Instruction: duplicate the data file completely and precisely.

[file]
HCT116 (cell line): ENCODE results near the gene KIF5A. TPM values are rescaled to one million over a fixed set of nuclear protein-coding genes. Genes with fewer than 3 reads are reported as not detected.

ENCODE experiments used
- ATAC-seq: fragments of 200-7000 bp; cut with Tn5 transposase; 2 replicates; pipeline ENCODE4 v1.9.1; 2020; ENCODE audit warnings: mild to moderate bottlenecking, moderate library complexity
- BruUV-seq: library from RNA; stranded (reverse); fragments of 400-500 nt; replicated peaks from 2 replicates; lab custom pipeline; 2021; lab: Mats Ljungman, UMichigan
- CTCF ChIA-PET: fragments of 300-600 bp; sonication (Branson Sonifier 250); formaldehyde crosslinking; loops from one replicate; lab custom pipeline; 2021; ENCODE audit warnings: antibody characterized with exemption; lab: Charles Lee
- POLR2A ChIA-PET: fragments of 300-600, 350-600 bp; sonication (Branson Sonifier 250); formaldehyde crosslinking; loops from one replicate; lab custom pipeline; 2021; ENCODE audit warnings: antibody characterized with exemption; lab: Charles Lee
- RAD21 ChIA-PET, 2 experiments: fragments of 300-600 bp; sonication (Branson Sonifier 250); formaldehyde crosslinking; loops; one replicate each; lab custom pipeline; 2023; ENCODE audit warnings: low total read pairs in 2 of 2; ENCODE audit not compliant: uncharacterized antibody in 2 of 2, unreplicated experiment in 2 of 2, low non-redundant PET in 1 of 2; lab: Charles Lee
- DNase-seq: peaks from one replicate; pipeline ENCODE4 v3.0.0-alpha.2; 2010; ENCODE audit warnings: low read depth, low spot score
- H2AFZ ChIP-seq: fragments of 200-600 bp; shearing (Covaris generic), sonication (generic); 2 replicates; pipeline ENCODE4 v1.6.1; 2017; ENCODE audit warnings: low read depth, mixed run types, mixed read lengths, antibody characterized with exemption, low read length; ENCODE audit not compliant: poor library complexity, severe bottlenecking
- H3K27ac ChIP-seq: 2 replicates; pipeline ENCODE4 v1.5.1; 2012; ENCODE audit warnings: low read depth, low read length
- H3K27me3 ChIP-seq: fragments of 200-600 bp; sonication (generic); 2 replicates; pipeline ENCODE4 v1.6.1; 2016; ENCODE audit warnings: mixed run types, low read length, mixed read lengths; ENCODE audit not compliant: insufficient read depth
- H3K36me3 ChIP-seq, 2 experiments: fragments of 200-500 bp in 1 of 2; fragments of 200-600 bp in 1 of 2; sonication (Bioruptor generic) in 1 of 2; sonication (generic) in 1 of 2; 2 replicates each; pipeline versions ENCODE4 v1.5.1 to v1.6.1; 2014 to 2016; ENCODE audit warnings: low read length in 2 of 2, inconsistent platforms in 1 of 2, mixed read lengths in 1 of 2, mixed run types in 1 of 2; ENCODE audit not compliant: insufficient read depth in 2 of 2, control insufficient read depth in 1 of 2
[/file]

HCT116 (cell line): ENCODE results near the gene KIF5A. TPM values are rescaled to one million over a fixed set of nuclear protein-coding genes. Genes with fewer than 3 reads are reported as not detected.

ENCODE experiments used
- ATAC-seq: fragments of 200-7000 bp; cut with Tn5 transposase; 2 replicates; pipeline ENCODE4 v1.9.1; 2020; ENCODE audit warnings: mild to moderate bottlenecking, moderate library complexity
- BruUV-seq: library from RNA; stranded (reverse); fragments of 400-500 nt; replicated peaks from 2 replicates; lab custom pipeline; 2021; lab: Mats Ljungman, UMichigan
- CTCF ChIA-PET: fragments of 300-600 bp; sonication (Branson Sonifier 250); formaldehyde crosslinking; loops from one replicate; lab custom pipeline; 2021; ENCODE audit warnings: antibody characterized with exemption; lab: Charles Lee
- POLR2A ChIA-PET: fragments of 300-600, 350-600 bp; sonication (Branson Sonifier 250); formaldehyde crosslinking; loops from one replicate; lab custom pipeline; 2021; ENCODE audit warnings: antibody characterized with exemption; lab: Charles Lee
- RAD21 ChIA-PET, 2 experiments: fragments of 300-600 bp; sonication (Branson Sonifier 250); formaldehyde crosslinking; loops; one replicate each; lab custom pipeline; 2023; ENCODE audit warnings: low total read pairs in 2 of 2; ENCODE audit not compliant: uncharacterized antibody in 2 of 2, unreplicated experiment in 2 of 2, low non-redundant PET in 1 of 2; lab: Charles Lee
- DNase-seq: peaks from one replicate; pipeline ENCODE4 v3.0.0-alpha.2; 2010; ENCODE audit warnings: low read depth, low spot score
- H2AFZ ChIP-seq: fragments of 200-600 bp; shearing (Covaris generic), sonication (generic); 2 replicates; pipeline ENCODE4 v1.6.1; 2017; ENCODE audit warnings: low read depth, mixed run types, mixed read lengths, antibody characterized with exemption, low read length; ENCODE audit not compliant: poor library complexity, severe bottlenecking
- H3K27ac ChIP-seq: 2 replicates; pipeline ENCODE4 v1.5.1; 2012; ENCODE audit warnings: low read depth, low read length
- H3K27me3 ChIP-seq: fragments of 200-600 bp; sonication (generic); 2 replicates; pipeline ENCODE4 v1.6.1; 2016; ENCODE audit warnings: mixed run types, low read length, mixed read lengths; ENCODE audit not compliant: insufficient read depth
- H3K36me3 ChIP-seq, 2 experiments: fragments of 200-500 bp in 1 of 2; fragments of 200-600 bp in 1 of 2; sonication (Bioruptor generic) in 1 of 2; sonication (generic) in 1 of 2; 2 replicates each; pipeline versions ENCODE4 v1.5.1 to v1.6.1; 2014 to 2016; ENCODE audit warnings: low read length in 2 of 2, inconsistent platforms in 1 of 2, mixed read lengths in 1 of 2, mixed run types in 1 of 2; ENCODE audit not compliant: insufficient read depth in 2 of 2, control insufficient read depth in 1 of 2